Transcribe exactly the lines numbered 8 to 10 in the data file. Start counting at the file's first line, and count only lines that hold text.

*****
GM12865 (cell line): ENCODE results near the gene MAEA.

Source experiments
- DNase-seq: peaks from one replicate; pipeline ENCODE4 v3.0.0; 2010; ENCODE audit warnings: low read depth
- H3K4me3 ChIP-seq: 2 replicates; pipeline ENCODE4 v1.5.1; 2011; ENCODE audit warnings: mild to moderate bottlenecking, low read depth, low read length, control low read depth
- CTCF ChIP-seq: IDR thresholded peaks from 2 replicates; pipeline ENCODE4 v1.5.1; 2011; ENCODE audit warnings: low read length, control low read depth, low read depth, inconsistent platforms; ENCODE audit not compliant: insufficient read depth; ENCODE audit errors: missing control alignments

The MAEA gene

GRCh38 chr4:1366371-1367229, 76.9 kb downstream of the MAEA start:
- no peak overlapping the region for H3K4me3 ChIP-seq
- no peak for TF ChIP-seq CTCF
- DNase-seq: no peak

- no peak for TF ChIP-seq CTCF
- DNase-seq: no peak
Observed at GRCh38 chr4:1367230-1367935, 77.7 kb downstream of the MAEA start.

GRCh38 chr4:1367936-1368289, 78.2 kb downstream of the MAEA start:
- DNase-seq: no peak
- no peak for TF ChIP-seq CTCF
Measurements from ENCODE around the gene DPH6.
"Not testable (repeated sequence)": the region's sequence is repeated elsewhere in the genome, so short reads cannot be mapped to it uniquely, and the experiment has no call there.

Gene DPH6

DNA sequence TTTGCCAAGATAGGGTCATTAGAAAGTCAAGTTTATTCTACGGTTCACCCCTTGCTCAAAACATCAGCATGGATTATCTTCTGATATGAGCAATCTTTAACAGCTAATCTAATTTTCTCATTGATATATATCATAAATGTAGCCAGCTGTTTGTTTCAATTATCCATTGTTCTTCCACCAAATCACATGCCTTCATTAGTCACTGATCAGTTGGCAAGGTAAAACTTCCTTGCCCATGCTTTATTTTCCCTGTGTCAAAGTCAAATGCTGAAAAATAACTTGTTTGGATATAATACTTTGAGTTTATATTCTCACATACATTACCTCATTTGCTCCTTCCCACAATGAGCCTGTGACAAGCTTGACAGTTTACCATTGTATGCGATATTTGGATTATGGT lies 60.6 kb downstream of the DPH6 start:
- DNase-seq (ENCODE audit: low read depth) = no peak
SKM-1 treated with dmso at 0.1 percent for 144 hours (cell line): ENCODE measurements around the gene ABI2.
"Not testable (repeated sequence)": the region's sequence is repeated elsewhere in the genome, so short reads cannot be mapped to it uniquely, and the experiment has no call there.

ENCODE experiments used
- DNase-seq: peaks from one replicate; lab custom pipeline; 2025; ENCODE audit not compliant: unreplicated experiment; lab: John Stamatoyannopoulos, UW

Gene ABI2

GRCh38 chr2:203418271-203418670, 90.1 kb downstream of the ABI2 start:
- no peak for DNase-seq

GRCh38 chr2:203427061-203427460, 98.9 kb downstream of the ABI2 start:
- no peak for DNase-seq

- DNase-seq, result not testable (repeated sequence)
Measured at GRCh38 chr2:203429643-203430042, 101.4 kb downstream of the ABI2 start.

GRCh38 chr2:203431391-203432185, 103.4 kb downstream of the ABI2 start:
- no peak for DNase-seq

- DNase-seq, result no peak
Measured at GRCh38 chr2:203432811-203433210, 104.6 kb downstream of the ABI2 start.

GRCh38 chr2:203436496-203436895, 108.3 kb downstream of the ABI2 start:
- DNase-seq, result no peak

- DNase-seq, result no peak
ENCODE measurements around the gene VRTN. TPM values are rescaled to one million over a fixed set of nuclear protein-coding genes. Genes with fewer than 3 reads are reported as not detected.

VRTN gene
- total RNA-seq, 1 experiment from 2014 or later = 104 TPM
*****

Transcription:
- no peak overlapping the region for H3K4me3 ChIP-seq
- no peak for TF ChIP-seq CTCF
- DNase-seq: no peak